Capital University is a private accredited liberal arts and research university in the Columbus, suburb of Bexley, Ohio. Capital was founded originally as the Theological Seminary of the"Evangelical Lutheran Synod of Ohio" in 1830, and later was associated with its successor, the American Lutheran Church. The university has undergraduate and graduate programs, as well as a law school. Capital University is the oldest university in Central Ohio and is one of the oldest and largest Lutheran-affiliated universities in North America.According to an economic impact study, Capital University provides nearly $162 million in earnings, employment, and output to the eight county Columbus metro area based on 2011-12 data. Wikipedia.
Salt E.,University of Kentucky |
Peden A.,Capital University
Qualitative Health Research | Year: 2011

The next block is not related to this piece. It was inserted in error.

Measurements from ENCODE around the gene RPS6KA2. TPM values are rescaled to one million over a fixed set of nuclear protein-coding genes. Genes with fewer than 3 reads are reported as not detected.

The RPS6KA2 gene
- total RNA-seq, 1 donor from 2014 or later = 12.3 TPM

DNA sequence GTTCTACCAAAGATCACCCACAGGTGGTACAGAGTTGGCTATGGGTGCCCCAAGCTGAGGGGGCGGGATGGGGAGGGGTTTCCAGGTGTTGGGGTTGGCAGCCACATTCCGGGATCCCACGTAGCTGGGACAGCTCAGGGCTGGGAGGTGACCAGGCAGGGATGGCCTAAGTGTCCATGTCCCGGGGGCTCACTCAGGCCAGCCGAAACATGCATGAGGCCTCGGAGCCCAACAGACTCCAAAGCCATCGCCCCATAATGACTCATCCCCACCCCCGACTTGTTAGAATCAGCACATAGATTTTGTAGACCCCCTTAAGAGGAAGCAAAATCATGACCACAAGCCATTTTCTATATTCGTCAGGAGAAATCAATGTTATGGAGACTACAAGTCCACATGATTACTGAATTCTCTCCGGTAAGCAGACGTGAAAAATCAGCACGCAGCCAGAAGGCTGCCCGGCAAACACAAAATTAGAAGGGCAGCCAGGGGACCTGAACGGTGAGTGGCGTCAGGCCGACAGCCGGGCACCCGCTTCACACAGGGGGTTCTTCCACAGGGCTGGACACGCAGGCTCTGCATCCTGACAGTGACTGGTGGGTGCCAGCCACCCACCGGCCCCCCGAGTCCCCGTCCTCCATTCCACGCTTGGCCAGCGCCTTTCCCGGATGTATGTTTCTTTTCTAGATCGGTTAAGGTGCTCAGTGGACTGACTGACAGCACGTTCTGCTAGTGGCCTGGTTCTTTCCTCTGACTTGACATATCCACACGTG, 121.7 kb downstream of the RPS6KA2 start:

There are effective medications available for the treatment of rheumatoid arthritis (RA); yet, medication adherence remains a problem. In this study, grounded theory methodology was used to investigate the decision-making process used by 30 women with RA when deciding to participate in an evidence-based treatment regimen for this disease. From the study findings, a four-phase process was identified. Pain, life functioning, and exhaustion of health care resources are the components of the initial phase, decision initiation. During knowledge acquisition, the second phase, patients attain information about RA and medications used for its treatment from varying sources. The third phase, trusting the health care provider, is defined by a trusting relationship between patients and health care providers. Patients decide to take or not take medications for RA during the final phase, decision is made. The participating women with RA used a complex decision-making process when deciding to take medications for this disease. © The Author(s) 2011.